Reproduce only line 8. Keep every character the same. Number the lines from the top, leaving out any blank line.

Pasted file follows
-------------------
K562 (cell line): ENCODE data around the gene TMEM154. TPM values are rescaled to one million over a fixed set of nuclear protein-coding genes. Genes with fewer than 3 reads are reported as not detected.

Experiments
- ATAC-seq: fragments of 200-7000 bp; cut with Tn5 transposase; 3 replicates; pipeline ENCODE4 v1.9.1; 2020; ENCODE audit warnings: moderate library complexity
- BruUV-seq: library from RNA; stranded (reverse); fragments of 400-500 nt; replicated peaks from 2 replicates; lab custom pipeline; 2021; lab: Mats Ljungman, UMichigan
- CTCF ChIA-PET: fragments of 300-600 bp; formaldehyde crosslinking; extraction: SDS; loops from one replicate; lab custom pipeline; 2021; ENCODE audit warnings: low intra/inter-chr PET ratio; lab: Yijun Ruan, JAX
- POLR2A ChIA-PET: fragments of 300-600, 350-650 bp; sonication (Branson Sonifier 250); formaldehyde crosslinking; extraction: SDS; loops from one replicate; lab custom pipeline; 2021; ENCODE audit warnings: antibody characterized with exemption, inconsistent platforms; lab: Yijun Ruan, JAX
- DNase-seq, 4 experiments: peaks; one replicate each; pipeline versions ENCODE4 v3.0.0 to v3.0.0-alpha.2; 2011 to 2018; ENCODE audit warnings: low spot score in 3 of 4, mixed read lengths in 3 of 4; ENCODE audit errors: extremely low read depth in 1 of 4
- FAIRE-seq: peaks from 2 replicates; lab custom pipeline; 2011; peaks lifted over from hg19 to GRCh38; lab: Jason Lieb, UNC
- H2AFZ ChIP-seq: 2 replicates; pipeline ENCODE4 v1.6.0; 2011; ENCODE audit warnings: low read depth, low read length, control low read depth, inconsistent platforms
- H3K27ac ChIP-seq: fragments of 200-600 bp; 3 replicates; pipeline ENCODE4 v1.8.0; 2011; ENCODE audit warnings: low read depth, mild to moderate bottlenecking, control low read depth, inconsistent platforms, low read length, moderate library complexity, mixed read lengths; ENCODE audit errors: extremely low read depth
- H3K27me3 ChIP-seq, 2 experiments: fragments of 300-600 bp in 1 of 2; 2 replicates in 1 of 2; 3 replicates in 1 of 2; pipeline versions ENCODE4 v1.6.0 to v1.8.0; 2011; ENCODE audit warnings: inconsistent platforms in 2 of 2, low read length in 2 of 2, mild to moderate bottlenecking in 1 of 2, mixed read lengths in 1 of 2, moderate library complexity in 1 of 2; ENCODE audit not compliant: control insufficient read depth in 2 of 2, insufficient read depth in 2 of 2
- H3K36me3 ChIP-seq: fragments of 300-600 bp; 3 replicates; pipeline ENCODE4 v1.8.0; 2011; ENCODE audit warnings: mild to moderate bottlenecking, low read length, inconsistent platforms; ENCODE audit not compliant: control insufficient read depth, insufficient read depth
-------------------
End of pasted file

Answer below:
- FAIRE-seq: peaks from 2 replicates; lab custom pipeline; 2011; peaks lifted over from hg19 to GRCh38; lab: Jason Lieb, UNC